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There is a lot of commentary about AT&T (NYSE:T) buying T-Mobile (OTCQX:DTEGY) to become the biggest cell phone company. But how about best? Today, that honor was bestowed on Verizon (NYSE:VZ).

Amid all the mergers and maneuvering of U.S. wireless carriers, they continue a steady rollout of faster cellular-data networks, dubbed "4G," for fourth generation. While the companies all use that term for marketing, the actual technologies they've adopted to deliver 4G differ, and so does the performance.

I have been trying out the ThunderBolt and I have found it to be a speed demon. Simply put, when used on Verizon's LTE network—which isn't yet available everywhere—the ThunderBolt delivered by far the fastest cellular data speeds I have ever experienced on a wireless phone. In my tests, it blew away not only common 3G phone speeds, but the 4G speeds offered by rival carriers. In fact, it was faster than many home land-line Internet connections.Verizon's ThunderBolt Moves Like Lightning” (The Wall Street Journal, by Walter S. Mossberg, March 24)

Mossberg is a respected technology analyst and is widely followed. His write-ups are objective and help people and companies decide what direction to take.
How important is speed?
Higher wireless speed is essential. Smart phones, iPads/tablets, and laptops are now built to make heavy use of download/upload transmission. Today’s slow speeds are a frustration likened to past dial-up woes.
Here’s Mossberg’s quick description of the wireless industry’s current speed status (having described Verizon above):

Of course, its [Verizon’s] competitors aren't standing still. Sprint was first with 4G and continues to expand its network and add devices. T-Mobile, which agreed to be acquired by AT&T, has a rapidly growing 4G network, though it really is based on a souped-up version of 3G. AT&T has lagged behind, but it claims it will step up its 4G rollout this year.

Note especially that AT&T description: “lagged behind.” So, the company is not only lowest in customer service, it is also lowest in speed.
The doubt is out
In "Industry Split Over AT&T Deal" (The Wall Street Journal, March 23, page B-3) the view of the AT&T/T-Mobile combination by others is examined.

Some industry analysts say Verizon Wireless could benefit from the deal, which would remove a low-price competitor from the market and distract its main rival.

Still, the combination would leave AT&T one-third larger than Verizon Wireless, affording it greater efficiencies of scale and more sway with device makers and equipment suppliers.

Those "greater efficiencies" will take time to achieve. They require a truly amalgamated company, not a simple financial combination of two different entities. The problems during this time of becoming one business are:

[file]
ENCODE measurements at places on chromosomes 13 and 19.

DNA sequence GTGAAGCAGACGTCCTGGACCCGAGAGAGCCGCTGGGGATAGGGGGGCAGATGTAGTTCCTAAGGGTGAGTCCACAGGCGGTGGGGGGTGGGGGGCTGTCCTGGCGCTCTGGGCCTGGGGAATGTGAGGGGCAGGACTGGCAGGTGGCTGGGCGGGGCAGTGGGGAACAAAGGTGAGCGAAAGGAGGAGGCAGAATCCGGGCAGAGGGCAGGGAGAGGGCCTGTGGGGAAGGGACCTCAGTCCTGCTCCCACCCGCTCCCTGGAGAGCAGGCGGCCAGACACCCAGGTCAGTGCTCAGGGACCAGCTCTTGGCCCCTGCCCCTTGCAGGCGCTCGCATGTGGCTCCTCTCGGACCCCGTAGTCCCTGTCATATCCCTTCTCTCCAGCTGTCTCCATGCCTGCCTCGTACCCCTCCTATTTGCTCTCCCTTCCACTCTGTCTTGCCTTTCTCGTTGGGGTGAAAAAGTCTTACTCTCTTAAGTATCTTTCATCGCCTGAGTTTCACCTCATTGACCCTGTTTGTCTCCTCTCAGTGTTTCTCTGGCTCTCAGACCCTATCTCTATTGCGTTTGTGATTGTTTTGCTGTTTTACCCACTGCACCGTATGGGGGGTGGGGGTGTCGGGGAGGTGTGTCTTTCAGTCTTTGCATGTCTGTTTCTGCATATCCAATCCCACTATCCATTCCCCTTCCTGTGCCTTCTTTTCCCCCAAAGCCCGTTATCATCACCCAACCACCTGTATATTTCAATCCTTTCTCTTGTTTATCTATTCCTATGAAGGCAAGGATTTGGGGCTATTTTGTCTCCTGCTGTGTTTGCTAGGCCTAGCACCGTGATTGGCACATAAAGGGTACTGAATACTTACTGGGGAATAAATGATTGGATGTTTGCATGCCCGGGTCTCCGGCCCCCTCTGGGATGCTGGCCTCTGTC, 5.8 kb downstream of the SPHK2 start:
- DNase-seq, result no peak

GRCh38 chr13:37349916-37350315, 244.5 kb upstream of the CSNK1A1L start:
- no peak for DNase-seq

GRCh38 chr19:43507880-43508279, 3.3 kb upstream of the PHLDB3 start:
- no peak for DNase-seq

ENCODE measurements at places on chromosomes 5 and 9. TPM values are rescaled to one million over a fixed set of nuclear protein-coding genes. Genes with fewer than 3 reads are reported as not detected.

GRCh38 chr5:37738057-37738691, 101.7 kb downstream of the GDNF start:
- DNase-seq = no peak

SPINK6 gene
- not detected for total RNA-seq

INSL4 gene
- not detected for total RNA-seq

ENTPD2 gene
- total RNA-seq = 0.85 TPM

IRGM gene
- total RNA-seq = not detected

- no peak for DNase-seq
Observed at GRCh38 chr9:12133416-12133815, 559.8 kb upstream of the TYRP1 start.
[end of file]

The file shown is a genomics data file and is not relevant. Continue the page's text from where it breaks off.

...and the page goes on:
• There is inefficiency, even turmoil, at all levels (due to position, staffing and operational differences and overlap)
  • Staff is distracted by trying to bring the two together
  • Deciding how to merge different cultures
  • Those customer contract termination dates keep coming
Meanwhile, Verizon is free to continue forging ahead with what really matters: Technological improvement and customer satisfaction. No wonder that, while Sprint (NYSE:S) publicly criticized the merger, Verizon "shrugged it off."
Can AT&T catch up?
The company is lowering its odds. In “AT&T + T-Mobile = Nirvana? Beware the Hype,” I explained how AT&T’s purchase is going to be a setback. Management and staff will spend time and resources trying to blend two, different entities into one, cohesive whole.
Ironically, AT&T, although getting a provider with better service speed, is going to spend $8 billion changing over T-Mobile’s cell phone towers. Then it has to change T-Mobile’s customers’ phones, spending countless hours and unknown resources to merge T-Mobile’s customer base into AT&T’s.
Will T-Mobile’s customers stay?
This is a good question. What if, upon contract expiration, customers simply walk to Verizon for proven higher speed and better service? We already know that AT&T is seeing a drain now that the iPhone is at Verizon.
Note: Verizon could equal AT&T’s new, merged size (ignoring growth to come) if one of every eight AT&T/T-Mobile users switched to Verizon.
What a mess for AT&T. And what a blessing for Verizon.
So… For investors, the signs are clearer. Verizon is on a growth path (See “Verizon's 4G Strategy Puts It Firmly on Growth Trajectory”) while AT&T’s path mires the company in merger-mud. Remember: Mergers can produce “biggest” but rarely “best.” Moreover, being best is what eventually leads to being biggest.

Warning to investors

Do NOT make your investment decision on valuation measures. On that basis, AT&T looks better than Verizon. It’s a value trap. Too much is known and talked about with both firms – meaning those differences are based on analysis. What the market is saying is that Verizon looks better than AT&T (confirmed by Verizon’s better price performance).

Dividend yield: Verizon 5.3%; AT&T 6.1%
Forward (next 12-months) current price/estimated earnings ratio: Verizon 14.2x; AT&T 11.0x
Performance (12-month): Verizon 29%; AT&T 14%
Performance (1-week): Verizon 8%; AT&T 3%
Source: Verizon vs. AT&T: Who Cares About Biggest - What About Best?